A calamitous manufacturing activity report released by the Federal Reserve Bank of New York Monday had market forecasters, surprised by the data's negative tone, speaking of "disconcerting" developments ahead. But in what may be a new normal after last week's U.S. central bank announcement of open-ended monetary support, financial markets just yawned.

Monday's release of the Empire State manufacturing index, a widely followed statistic that tracks business activity of manufacturers in New York state, saw that metric fall in September to minus 10.4 from minus 5.9 the month prior. Economists had expected a month-ver-month improvement to 0.0, which would indicate neither expansion nor contraction in the sector.

September's number marked the lowest reading since November 2010.

Key sub-indexes revealed an even direr picture, with manufacturers revealing a precipitous drop in new and unfilled orders, commenting that input prices for goods were edging higher and hiring was slowing from previous months. Employment and new orders indicators were the hardest hit.

"In the context of deterioration in other regional surveys, the weakness here is further confirmation of contraction in economic activity in the U.S. factory sector," economists at Wells Fargo wrote in a note to clients following the report, further noting that "the weakness in today's survey presents downside risk to business spending and the economy."

"The momentum has turned negative in manufacturing," Guy Berger, a U.S. economist at RBS Securities, told Bloomberg.

Not all economists were as pessimistic on the numbers. Paul Dales, senior U.S. economist at Capital Economics, wrote in an email that "the fall in the US Empire State manufacturing index in September [...] is probably overdoing some of the gloom." Noting a more robust weighted average of the index did not fall as sharply, Dales explained that "industrial output is hardly growing at all, but it is not plunging."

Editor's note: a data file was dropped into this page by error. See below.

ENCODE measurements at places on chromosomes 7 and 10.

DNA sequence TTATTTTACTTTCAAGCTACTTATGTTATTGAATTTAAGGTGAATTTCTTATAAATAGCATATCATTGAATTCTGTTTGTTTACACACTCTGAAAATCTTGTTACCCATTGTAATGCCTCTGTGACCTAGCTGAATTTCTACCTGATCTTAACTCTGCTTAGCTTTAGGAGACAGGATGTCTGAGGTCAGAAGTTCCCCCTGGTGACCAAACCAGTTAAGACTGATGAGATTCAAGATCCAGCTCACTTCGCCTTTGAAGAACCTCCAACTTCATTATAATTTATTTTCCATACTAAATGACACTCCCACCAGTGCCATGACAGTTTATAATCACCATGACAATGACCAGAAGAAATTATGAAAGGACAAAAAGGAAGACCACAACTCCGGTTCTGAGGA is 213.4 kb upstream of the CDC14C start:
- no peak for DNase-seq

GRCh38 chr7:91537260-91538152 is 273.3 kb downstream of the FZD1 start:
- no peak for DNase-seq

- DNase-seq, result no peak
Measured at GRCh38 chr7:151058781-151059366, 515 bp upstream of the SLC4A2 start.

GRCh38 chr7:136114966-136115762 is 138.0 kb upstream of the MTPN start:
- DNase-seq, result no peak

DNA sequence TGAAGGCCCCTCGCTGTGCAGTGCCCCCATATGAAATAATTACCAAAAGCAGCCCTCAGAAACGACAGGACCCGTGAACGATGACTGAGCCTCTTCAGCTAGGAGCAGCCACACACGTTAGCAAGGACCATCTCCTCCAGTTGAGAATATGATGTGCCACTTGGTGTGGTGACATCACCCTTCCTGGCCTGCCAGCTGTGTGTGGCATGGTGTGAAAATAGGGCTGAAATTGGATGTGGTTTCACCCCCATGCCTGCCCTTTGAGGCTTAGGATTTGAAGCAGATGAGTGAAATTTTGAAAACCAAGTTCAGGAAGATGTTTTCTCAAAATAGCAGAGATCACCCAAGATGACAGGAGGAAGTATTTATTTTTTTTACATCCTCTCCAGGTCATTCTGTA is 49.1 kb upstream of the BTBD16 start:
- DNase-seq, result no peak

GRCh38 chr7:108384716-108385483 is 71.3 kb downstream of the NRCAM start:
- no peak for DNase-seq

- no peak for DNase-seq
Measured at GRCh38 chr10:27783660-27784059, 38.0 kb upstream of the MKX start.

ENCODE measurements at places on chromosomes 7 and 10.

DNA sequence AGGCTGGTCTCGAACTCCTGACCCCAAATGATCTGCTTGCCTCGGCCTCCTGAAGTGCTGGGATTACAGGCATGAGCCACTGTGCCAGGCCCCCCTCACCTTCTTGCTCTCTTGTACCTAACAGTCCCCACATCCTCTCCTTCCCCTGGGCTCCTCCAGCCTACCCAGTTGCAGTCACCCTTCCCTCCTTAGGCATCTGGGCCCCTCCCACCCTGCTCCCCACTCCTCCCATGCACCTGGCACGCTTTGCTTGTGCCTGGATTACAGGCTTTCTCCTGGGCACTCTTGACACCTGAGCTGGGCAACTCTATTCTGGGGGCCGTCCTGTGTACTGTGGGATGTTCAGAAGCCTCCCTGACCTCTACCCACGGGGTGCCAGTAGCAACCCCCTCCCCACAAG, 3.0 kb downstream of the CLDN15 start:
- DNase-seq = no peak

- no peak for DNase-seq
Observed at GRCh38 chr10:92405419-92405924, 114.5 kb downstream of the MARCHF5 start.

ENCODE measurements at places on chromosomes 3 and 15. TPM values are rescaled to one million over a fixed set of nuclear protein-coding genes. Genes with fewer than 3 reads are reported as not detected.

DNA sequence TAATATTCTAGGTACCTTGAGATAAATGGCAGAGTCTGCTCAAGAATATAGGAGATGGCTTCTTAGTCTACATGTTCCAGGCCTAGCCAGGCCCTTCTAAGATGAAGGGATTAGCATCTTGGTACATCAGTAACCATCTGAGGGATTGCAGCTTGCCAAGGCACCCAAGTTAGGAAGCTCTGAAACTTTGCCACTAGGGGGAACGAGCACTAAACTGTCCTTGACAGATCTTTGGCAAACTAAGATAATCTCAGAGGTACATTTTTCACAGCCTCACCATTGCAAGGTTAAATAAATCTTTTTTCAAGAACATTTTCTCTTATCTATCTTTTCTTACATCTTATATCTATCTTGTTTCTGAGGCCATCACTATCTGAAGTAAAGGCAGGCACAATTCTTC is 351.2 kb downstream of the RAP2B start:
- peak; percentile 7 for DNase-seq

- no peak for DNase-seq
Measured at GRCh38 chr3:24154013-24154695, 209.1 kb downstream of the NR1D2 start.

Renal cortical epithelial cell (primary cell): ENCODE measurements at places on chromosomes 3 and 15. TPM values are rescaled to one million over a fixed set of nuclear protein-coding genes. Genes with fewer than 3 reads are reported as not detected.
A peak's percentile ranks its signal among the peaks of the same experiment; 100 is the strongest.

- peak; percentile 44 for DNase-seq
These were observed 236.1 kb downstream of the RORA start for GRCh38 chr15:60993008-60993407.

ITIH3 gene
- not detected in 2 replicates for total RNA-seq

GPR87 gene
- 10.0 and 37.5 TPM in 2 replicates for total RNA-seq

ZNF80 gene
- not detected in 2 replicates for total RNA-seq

Similarly, Cooper Howes, an economist at Barclays Capital, did not fully give credit to the huge slump in the employment component of the index, noting in an email that "some of the softness in the employment index is likely due to difficulties in finding qualified candidates for skilled positions within manufacturing."

The most curious response to the numbers, however, was given by the markets themselves. The benchmark S&P 500 Index of U.S. equities actually rose slightly during the first minutes of trading following the report, and then bobbed up and down around the unchanged line, recently noting a drop of 0.17 percent from the prior week's close.

Some market watchers said markets' virtual non-response has a lot to do with the Fed announcement last week that it would engage in unlimited open-ended bond buying and is planning to continue into that path "even as the economy picks up."

For months, the market has essentially believed bad news would lead to further action from the Fed or, as noted by Barclays, "in this context, bad economic news may not seem so horrible, if it is perceived to raise the probability of a market-friendly monetary policy response."

Barclays believes this dynamic is likely over. Given Monday's market response to the poor economic data, whether that is true or not is yet to be seen.